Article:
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We tend to think of some PC components as having a longer shelf life than others. A video card gets out of date faster than a motherboard, which gets out of date faster than an optical drive, for instance. Some people think that a mouse falls way down at the bottom of that list, somewhere between a power supply and the screwdriver you use to put the whole thing together, but those people have got it all wrong.
Eeny, Meeny, Miny Mouse
Your mouse has a huge effect on how effectively you use your computer, and mouse technology evolves every year. Last year’s killer feature becomes this year’s baseline. Performance that was once top-of-the-line starts to make an appearance in the bargain bin. So if you’re still using the same crusty old mouse from half a decade ago, or if you’ve never made the jump to a true gaming mouse in the first place, you owe it to yourself to take a look at what’s on the market right now.
To help you out, we’ve rounded up six premium gaming mice spanning multiple price points and niches and put them to the test in an attempt to find the best gaming mouse. Each one has been rated based on its features, build quality, performance, and software support. Some of these mice are among the best we’ve ever tested, so read on and find out how you’re going to control your next PC.
Is it time to cut the cord?
A lot of gamers still have the idea that a true gaming mouse can’t be wireless—that wireless mice lag and are unreliable and will totally wreck your K/D in Call of Duty. Fortunately, that idea has been proven wrong repeatedly recently, as multiple companies have released high-quality wireless gaming mice. With the G602, Logitech has pounded another nail in that myth’s coffin.
The G602 is a wireless mouse with a solid, all-purpose set of features. It has plenty of buttons, including a bank of six bindable keys accessible to your thumb, which allows it to work fairly well for MMO or FPS gameplay.
It’s long, with a high-arched design that will work best for those who prefer a full-palm grip, and the construction is top-notch. A rubber pad on the palm makes the mouse easy to hold on to, and the textured plastic around the sides of the mouse feels very durable.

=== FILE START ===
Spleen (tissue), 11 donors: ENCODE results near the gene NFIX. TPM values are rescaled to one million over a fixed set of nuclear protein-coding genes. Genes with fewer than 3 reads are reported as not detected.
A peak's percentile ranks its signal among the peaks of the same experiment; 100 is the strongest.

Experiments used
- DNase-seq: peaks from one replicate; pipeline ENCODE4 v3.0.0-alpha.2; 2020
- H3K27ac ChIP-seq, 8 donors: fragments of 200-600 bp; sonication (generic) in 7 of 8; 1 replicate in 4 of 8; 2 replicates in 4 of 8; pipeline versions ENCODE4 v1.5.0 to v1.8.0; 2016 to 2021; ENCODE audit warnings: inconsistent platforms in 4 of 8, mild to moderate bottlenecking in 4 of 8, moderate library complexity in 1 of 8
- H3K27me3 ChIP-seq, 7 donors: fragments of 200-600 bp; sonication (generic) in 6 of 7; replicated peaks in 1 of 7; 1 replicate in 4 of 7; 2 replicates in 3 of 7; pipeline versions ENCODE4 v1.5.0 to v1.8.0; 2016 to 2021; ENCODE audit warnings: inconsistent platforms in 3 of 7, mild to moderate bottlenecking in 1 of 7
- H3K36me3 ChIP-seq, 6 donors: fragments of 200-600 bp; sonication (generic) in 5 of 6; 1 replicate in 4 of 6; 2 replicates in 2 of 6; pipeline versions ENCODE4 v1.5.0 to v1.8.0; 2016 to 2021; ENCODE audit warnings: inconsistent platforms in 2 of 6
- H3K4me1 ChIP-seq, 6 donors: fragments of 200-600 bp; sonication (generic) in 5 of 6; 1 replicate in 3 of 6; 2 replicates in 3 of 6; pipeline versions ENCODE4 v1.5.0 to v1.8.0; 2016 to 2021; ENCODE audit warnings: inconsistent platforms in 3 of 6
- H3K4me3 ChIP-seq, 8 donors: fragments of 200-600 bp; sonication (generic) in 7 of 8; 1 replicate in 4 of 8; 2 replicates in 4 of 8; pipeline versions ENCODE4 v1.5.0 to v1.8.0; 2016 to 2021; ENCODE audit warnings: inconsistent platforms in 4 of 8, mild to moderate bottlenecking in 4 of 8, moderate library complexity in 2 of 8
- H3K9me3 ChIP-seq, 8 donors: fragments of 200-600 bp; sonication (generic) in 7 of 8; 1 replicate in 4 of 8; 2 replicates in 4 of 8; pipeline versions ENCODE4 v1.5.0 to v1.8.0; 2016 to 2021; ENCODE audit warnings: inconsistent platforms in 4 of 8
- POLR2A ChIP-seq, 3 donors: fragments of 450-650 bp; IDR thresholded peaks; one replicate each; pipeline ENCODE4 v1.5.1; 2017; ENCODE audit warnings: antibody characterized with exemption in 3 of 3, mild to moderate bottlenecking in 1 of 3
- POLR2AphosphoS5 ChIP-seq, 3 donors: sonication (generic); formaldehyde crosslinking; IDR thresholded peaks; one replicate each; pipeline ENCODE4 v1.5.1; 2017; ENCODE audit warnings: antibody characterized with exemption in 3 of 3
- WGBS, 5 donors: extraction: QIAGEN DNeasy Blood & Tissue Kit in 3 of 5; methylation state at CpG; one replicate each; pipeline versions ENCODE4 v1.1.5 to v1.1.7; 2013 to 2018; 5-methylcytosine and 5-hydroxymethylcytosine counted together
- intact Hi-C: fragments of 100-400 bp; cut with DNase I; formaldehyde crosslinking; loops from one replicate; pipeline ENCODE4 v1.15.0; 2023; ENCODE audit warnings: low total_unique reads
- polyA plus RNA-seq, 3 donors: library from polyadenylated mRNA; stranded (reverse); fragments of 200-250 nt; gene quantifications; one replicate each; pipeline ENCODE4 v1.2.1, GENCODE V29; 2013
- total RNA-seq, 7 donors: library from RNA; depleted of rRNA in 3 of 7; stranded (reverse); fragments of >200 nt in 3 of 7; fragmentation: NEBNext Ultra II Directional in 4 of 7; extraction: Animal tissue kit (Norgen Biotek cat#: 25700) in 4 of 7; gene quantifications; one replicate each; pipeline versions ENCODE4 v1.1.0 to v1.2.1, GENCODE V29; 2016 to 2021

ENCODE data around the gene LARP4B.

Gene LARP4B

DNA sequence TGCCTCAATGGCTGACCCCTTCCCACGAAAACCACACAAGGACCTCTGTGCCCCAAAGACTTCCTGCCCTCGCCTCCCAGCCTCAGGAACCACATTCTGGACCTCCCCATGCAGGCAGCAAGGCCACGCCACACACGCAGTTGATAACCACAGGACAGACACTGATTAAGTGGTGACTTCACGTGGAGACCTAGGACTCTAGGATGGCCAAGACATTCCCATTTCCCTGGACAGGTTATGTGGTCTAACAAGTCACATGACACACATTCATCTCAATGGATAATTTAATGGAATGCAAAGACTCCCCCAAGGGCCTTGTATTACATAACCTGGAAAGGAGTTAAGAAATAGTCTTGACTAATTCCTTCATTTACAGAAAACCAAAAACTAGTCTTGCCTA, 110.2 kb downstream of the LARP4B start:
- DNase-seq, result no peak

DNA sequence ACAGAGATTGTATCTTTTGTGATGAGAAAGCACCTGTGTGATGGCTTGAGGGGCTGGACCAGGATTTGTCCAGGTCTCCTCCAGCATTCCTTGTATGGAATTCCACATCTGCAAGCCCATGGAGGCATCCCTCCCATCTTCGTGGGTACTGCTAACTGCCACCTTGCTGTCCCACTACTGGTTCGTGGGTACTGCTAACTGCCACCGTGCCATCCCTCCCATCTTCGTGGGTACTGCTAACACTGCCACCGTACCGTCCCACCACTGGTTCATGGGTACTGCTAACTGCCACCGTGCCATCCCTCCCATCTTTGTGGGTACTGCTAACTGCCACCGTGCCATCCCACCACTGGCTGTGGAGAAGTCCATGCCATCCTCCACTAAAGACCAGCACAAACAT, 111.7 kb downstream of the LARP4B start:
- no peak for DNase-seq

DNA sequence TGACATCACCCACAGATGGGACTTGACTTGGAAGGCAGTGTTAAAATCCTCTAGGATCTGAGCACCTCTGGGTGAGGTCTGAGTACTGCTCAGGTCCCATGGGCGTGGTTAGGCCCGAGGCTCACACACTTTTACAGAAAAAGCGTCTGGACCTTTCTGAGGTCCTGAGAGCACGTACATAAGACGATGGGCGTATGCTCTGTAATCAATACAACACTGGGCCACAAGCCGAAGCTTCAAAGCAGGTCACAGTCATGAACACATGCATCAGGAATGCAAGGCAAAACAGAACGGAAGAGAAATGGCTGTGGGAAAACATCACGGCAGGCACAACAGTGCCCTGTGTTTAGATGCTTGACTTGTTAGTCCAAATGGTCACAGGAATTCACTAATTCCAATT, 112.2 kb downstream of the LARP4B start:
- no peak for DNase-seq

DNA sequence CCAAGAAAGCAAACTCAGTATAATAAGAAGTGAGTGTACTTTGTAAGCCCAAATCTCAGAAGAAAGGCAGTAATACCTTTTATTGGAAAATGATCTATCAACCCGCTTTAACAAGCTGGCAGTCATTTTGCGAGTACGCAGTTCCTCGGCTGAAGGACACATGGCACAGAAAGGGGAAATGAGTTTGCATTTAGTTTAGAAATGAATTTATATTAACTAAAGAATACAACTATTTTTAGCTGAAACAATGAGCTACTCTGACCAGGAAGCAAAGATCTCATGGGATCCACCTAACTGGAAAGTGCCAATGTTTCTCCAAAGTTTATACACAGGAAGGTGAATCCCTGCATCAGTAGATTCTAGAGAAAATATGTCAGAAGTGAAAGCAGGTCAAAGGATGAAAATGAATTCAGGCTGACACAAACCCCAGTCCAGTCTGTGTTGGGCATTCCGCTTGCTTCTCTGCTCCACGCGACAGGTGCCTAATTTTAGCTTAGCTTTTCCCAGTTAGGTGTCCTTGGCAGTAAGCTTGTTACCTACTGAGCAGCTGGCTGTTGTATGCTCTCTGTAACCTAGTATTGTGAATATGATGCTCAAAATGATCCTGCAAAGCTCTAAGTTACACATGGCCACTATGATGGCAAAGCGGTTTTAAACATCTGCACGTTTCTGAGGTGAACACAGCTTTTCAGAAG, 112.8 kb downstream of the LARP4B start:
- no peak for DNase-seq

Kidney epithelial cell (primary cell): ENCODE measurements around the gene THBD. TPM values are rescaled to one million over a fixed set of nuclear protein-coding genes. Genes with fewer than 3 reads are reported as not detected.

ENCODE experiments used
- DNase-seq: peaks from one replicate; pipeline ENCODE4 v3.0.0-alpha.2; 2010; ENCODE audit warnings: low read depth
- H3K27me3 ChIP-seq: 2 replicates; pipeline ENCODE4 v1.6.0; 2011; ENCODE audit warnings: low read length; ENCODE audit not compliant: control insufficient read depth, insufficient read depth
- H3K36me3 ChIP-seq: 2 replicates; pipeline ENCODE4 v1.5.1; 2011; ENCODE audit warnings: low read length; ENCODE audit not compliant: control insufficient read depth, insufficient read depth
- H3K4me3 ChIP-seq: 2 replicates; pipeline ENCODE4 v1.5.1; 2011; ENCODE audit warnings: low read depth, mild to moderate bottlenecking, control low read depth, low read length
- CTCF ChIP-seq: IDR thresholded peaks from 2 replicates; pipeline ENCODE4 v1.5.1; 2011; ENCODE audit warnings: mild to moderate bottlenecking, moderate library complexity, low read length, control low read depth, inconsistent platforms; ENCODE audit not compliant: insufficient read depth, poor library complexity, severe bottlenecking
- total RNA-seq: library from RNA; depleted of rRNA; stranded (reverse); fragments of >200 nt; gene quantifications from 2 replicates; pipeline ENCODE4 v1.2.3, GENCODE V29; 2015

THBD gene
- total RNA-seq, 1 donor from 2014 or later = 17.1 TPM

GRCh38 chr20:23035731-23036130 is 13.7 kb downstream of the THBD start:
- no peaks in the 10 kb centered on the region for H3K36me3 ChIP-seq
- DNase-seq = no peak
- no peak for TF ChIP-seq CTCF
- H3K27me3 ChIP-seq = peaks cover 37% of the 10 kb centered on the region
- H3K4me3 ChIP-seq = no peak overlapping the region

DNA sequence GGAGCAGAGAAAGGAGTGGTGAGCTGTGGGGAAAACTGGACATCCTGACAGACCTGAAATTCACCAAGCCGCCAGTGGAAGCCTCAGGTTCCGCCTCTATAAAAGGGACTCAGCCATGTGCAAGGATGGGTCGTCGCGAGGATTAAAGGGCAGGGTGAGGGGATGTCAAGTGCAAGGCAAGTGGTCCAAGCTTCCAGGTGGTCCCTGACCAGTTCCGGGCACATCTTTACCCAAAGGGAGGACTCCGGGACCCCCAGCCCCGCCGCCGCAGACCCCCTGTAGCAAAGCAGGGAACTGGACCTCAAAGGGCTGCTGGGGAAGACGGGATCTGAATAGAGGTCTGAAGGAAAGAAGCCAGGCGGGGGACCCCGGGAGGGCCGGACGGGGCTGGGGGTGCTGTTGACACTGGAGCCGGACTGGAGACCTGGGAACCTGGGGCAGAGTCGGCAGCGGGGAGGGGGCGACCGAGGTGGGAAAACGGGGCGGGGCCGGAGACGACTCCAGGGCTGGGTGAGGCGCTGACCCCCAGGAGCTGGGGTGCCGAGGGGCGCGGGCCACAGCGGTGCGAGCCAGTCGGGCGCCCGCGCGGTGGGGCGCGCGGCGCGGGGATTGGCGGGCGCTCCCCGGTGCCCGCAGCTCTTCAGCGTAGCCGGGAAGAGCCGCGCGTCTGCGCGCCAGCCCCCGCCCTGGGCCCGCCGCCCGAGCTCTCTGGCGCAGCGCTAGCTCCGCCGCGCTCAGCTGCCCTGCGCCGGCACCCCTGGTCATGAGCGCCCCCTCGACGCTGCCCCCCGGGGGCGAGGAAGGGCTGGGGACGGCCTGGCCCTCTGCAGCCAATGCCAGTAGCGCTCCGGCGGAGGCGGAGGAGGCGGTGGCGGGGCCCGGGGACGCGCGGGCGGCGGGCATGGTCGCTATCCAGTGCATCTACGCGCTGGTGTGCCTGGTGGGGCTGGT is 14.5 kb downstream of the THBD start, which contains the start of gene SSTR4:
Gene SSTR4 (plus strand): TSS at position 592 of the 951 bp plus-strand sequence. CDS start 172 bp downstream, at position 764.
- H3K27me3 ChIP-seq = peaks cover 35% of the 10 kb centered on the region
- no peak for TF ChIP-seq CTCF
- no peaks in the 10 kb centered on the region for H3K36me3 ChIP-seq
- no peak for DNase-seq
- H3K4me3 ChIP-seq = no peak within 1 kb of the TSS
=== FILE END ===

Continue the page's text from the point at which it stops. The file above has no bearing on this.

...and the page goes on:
The G602 isn’t rechargeable, but it is designed for extreme longevity. Logitech claims that in gaming mode, a single set of two AA batteries will last for 250 hours. During our testing, we weren’t able to make a dent in the battery meter, so we’re not inclined to disagree.
In order to provide longer battery life, Logitech went with an optical sensor. We found the tracking to be quite good, though the maximum 2,500 dpi and 500Hz polling rate might be too low for some gamers. Logitech’s software is usually solid, and the G602 is no exception.
The Logitech G602 features plenty of thumb buttons.
If you’re looking for a wireless-only mouse with plenty of features for any type of gaming, you won’t be disappointed by the G602.
A super-small mouse with some full-size problems
You’ve got to hand it to Mad Catz—the company is not afraid to try new things with its peripherals. This derring-do was apparent with the über-customizable R.A.T. 7, which was truly innovative. With the R.A.T. M, Mad Catz tried something new again. This time, however, it didn’t work out so well.
The R.A.T. M is a gaming mouse designed for portable gaming. It’s wireless, powered by two AAA batteries, and absolutely tiny, so you can throw it in your laptop bag. It can be used as a Bluetooth mouse, though it also comes with a low-profile USB dongle that stows away under the mouse when not in use. As is usually the case, we found the USB mode to be more dependable than Bluetooth. A laser sensor provides great tracking on nearly any surface.
Unfortunately, for all its portable conveniences, the R.A.T. M just isn’t comfortable to use. The palm rest on the mouse extends, increasing the overall length, but even at its very longest, the mouse is still quite small, leaving your hand in a cramp-inducing extreme arc. Worse, the palm rest doesn’t lock into place, so during the course of normal use it would almost constantly get shoved back into its shortest setting, rendering the mouse incredibly uncomfortable to use for more than a short while. There are plenty of buttons on the R.A.T. M, but most of them are quite difficult to hit, due again to the mouse’s small size.
With the R.A.T. M’s palm rest extended, the mouse is almost big enough to comfortably use.
A portable mouse is always going to be a compromise, but at $130 MSRP, the R.A.T. M asks too much, and offers too little.
Mad Catz R.A.T. M
Click the next page to read about the TT ESports Theron and Roccat Kone Pure.